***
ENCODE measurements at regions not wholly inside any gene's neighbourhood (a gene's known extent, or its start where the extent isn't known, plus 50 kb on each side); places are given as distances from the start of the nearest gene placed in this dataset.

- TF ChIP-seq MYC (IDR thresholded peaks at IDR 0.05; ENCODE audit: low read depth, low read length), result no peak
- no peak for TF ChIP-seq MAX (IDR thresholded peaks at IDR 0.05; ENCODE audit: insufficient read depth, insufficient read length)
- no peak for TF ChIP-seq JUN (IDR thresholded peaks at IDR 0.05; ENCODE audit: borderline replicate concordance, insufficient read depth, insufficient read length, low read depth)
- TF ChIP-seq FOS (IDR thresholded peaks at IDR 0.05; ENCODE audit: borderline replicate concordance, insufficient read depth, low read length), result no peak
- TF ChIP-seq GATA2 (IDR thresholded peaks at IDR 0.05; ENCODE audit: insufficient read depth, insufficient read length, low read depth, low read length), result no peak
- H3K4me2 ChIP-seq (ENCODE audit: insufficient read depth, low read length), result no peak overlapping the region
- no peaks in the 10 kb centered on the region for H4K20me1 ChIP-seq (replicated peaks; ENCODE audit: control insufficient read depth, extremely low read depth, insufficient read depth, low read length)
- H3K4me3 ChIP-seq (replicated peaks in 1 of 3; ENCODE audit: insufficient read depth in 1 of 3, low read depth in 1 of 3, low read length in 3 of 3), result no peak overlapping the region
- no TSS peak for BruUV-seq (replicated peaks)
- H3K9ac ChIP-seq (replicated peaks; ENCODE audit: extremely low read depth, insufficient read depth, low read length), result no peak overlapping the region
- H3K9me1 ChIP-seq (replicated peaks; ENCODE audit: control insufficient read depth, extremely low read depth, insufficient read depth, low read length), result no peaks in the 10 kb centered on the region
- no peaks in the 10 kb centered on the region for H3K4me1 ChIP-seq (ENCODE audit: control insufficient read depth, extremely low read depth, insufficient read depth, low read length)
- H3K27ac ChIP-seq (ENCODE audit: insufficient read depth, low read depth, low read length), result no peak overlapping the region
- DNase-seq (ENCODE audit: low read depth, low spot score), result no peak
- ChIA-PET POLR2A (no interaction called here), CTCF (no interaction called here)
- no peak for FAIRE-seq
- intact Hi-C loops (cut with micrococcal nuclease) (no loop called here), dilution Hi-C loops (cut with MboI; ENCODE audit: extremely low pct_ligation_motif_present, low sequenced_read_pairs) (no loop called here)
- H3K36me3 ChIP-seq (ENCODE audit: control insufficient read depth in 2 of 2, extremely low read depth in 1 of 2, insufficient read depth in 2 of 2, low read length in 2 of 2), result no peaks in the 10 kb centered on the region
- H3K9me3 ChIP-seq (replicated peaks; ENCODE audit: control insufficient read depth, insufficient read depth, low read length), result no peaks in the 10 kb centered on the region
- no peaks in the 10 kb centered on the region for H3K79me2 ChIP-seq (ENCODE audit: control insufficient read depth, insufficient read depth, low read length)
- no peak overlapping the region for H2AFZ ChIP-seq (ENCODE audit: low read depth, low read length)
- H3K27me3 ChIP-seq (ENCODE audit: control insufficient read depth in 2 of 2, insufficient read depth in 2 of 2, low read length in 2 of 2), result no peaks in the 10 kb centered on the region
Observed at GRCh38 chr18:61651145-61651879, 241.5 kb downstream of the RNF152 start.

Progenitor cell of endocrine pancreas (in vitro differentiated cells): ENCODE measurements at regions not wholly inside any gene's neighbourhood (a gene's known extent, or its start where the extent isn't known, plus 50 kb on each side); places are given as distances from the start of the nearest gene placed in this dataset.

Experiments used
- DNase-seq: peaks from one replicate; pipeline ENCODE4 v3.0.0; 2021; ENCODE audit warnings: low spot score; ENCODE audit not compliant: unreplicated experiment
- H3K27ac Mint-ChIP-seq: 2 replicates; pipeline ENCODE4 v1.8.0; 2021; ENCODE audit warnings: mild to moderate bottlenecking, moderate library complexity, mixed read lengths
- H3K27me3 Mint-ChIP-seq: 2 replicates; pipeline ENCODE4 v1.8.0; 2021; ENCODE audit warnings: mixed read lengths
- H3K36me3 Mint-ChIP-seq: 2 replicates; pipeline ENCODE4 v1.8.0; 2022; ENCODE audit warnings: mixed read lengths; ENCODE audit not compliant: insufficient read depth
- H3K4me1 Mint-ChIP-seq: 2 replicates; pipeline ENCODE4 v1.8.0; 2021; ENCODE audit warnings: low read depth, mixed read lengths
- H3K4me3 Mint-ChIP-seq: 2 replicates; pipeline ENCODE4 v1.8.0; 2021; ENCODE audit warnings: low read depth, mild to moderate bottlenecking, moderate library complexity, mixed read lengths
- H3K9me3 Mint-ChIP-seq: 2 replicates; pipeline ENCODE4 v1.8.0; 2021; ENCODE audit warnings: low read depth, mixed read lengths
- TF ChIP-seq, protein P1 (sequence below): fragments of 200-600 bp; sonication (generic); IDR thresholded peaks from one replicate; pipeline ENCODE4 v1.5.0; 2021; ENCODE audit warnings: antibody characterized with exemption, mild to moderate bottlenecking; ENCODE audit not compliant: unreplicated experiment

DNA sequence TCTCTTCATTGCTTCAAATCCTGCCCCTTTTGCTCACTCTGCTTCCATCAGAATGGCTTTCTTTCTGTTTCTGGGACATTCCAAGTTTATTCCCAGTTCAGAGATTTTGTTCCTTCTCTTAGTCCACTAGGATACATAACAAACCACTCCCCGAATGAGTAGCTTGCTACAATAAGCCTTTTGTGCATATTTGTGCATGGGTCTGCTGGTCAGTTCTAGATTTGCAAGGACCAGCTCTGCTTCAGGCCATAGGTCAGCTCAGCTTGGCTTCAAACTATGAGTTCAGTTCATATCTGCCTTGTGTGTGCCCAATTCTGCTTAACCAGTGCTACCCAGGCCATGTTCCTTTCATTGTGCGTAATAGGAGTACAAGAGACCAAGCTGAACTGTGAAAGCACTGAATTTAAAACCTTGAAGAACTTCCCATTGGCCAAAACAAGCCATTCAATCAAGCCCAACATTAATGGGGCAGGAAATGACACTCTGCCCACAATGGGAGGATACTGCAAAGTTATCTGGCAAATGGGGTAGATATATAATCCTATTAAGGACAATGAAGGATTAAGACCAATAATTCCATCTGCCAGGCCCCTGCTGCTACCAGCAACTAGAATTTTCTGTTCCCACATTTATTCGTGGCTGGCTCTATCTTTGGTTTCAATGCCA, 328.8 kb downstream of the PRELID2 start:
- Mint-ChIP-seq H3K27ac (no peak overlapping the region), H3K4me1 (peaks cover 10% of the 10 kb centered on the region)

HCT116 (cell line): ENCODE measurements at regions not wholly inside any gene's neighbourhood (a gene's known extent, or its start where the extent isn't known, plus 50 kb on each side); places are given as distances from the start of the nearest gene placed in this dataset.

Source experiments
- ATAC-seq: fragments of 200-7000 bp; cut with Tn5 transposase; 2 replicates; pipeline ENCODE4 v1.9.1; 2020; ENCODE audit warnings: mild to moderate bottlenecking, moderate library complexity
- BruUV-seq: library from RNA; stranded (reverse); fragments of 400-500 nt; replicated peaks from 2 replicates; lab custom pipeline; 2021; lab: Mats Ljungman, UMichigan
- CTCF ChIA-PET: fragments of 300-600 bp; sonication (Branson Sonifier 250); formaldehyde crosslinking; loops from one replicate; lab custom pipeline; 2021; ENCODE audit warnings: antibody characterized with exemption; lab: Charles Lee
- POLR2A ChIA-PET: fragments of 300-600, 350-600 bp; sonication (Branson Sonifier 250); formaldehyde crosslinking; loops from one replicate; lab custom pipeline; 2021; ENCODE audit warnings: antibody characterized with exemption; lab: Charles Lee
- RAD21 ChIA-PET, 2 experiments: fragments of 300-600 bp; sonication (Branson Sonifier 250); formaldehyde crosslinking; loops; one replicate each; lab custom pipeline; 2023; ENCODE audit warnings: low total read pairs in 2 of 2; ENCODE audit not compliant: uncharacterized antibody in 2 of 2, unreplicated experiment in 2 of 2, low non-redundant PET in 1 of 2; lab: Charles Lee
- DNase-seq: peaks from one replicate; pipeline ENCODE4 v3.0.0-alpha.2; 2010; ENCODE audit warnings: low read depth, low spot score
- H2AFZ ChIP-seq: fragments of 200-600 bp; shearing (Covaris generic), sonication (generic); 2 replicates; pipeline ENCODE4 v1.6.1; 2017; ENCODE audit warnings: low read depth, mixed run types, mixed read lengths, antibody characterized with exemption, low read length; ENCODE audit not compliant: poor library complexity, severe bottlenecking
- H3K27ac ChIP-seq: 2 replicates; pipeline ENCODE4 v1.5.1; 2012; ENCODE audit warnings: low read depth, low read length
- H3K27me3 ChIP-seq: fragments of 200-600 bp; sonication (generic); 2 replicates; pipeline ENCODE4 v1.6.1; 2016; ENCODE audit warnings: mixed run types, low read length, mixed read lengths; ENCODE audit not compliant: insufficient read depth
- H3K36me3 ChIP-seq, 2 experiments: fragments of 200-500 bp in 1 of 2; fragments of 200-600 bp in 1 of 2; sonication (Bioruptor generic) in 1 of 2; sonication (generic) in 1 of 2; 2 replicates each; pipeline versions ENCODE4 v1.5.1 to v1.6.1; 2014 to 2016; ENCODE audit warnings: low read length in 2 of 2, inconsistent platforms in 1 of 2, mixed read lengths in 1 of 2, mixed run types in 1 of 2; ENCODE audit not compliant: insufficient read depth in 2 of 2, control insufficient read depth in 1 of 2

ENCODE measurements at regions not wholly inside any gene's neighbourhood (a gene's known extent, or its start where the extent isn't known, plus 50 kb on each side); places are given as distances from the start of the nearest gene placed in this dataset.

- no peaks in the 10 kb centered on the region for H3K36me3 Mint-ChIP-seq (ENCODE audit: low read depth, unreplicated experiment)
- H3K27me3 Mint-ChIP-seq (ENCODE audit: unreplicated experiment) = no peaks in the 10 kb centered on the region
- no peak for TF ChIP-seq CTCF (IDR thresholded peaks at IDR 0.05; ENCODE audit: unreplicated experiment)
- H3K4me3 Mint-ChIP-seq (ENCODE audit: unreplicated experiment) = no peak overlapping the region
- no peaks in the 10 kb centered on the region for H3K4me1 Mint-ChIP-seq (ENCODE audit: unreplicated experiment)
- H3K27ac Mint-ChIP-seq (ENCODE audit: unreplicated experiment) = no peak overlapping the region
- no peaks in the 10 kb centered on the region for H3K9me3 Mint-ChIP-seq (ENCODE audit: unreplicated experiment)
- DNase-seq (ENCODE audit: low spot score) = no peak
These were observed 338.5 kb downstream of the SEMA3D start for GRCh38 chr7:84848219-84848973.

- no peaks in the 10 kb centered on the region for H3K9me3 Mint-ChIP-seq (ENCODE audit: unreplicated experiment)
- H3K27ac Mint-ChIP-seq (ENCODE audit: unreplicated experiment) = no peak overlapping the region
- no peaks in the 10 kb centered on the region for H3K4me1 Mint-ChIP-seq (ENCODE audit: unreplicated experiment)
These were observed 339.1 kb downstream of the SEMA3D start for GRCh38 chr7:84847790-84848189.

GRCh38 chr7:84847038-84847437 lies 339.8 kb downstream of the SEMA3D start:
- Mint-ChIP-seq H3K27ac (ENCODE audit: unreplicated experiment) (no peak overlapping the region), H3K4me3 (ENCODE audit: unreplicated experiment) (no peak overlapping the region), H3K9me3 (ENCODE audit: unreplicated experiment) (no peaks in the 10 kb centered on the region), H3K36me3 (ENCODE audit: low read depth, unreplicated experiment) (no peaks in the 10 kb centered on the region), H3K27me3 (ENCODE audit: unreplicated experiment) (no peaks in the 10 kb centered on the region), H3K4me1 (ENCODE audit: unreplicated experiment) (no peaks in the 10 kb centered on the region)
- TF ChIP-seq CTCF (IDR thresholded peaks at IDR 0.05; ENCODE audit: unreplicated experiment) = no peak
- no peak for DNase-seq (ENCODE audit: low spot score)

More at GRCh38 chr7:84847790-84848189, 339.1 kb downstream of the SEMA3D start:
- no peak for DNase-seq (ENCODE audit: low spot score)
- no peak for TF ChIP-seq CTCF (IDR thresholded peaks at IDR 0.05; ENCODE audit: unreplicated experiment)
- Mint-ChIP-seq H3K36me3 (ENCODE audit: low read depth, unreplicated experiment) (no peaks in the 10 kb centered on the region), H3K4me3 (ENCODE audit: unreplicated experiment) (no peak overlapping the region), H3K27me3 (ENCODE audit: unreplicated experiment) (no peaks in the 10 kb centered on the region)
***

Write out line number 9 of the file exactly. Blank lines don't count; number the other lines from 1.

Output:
- H3K4me3 ChIP-seq (replicated peaks in 1 of 3; ENCODE audit: insufficient read depth in 1 of 3, low read depth in 1 of 3, low read length in 3 of 3), result no peak overlapping the region